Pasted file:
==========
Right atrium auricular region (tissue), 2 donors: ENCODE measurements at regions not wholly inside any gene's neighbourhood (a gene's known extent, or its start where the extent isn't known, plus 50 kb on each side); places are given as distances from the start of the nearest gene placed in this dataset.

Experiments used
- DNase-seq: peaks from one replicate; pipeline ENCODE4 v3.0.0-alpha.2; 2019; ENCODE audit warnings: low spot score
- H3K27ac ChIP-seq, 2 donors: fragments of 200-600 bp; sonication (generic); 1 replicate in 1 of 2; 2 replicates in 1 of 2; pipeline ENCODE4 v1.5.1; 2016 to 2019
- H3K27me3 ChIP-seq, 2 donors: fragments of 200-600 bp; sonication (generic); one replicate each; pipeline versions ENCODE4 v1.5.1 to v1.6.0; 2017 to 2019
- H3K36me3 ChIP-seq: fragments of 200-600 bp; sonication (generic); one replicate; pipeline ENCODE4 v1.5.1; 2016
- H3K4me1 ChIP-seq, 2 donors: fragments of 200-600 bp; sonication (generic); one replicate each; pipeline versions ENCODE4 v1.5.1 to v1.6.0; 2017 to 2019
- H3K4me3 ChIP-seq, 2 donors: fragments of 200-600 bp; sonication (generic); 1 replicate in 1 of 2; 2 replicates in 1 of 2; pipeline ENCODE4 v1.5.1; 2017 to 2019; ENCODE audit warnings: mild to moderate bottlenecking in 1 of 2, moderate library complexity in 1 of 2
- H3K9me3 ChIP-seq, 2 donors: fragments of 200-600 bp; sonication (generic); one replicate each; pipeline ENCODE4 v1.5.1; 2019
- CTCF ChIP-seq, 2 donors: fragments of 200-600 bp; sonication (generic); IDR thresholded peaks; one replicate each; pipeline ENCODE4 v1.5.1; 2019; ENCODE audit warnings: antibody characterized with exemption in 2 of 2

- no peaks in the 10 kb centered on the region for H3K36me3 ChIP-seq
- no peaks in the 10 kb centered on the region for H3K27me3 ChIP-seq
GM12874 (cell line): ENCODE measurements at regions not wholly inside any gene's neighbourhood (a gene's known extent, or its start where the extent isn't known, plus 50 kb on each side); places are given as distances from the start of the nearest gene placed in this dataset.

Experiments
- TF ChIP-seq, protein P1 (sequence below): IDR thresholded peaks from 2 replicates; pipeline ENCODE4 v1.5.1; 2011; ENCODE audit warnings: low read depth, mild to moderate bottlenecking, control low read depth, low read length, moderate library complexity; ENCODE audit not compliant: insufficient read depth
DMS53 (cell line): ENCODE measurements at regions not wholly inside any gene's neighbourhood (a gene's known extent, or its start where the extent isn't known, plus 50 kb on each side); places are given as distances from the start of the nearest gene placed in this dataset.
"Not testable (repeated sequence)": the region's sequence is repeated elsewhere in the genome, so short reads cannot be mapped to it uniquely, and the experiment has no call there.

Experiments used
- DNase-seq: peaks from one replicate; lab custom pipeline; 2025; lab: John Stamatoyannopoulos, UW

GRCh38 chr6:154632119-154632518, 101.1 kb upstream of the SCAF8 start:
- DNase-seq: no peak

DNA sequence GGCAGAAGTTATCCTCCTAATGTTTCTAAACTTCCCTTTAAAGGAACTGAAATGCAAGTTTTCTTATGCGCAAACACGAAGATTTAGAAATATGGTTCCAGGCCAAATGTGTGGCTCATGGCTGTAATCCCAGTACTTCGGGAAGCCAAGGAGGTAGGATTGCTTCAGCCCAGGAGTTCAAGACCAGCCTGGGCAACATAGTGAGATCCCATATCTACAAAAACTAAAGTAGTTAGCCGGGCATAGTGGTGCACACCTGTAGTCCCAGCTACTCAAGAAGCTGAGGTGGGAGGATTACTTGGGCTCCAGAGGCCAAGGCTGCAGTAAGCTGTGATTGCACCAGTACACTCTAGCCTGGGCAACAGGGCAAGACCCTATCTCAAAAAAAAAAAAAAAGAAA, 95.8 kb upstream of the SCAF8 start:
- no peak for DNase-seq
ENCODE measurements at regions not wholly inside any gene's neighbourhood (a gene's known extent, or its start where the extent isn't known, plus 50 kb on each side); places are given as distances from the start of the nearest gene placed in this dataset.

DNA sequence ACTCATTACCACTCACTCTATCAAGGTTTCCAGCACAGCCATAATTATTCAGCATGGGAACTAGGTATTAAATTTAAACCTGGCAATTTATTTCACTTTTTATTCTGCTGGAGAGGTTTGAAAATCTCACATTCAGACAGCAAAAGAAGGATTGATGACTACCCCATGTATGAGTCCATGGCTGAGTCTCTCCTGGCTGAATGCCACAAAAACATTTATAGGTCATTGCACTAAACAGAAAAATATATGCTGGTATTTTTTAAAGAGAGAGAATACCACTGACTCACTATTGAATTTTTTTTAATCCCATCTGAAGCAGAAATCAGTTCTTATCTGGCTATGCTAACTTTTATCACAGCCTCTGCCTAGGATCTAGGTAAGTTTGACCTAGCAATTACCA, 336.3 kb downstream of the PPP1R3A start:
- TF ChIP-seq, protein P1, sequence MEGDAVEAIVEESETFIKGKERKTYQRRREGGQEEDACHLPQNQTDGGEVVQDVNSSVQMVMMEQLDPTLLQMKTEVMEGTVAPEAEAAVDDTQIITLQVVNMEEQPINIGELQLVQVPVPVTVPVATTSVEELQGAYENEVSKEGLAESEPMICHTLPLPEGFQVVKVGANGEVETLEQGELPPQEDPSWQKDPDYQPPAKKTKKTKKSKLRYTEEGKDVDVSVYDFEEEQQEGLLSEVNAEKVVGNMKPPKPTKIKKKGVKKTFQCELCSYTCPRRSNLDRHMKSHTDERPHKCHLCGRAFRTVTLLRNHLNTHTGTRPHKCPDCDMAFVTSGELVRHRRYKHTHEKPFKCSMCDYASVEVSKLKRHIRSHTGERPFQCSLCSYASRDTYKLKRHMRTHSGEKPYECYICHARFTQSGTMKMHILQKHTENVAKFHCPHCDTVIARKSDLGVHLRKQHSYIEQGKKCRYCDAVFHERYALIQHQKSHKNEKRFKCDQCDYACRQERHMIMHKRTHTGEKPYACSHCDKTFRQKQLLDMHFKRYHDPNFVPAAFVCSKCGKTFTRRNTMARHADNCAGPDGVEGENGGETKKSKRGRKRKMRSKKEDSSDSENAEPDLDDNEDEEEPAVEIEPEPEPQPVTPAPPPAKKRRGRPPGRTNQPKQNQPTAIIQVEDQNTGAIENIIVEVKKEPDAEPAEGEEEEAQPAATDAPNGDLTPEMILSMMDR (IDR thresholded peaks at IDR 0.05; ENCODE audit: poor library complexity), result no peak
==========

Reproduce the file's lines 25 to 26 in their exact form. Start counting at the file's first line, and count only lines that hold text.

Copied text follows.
DNA sequence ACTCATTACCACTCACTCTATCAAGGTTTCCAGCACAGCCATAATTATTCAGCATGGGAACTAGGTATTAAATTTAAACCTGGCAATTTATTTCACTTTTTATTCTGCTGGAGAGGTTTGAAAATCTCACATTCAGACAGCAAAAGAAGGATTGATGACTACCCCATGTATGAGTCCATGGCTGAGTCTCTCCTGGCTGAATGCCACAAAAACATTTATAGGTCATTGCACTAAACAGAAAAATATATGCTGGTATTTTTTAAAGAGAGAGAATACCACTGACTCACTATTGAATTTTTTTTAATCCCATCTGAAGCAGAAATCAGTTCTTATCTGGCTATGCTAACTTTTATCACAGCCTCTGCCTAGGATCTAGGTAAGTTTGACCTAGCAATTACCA, 336.3 kb downstream of the PPP1R3A start:
- TF ChIP-seq, protein P1, sequence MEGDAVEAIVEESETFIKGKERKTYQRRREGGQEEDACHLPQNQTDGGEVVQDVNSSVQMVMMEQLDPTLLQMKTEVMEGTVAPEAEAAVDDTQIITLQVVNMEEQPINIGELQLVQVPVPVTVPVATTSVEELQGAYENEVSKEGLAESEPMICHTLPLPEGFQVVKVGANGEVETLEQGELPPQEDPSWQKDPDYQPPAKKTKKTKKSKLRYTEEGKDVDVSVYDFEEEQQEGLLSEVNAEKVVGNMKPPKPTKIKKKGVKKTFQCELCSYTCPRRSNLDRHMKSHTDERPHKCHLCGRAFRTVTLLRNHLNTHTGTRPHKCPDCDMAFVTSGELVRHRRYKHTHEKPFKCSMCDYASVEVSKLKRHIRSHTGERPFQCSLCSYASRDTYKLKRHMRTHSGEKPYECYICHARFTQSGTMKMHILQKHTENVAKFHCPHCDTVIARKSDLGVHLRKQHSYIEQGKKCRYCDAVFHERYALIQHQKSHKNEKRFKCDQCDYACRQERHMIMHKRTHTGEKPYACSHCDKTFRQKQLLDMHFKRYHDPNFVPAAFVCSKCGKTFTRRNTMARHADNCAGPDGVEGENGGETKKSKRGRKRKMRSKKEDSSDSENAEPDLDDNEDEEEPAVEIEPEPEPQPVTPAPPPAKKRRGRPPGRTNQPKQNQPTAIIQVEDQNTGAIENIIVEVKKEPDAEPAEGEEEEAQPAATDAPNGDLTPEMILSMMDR (IDR thresholded peaks at IDR 0.05; ENCODE audit: poor library complexity), result no peak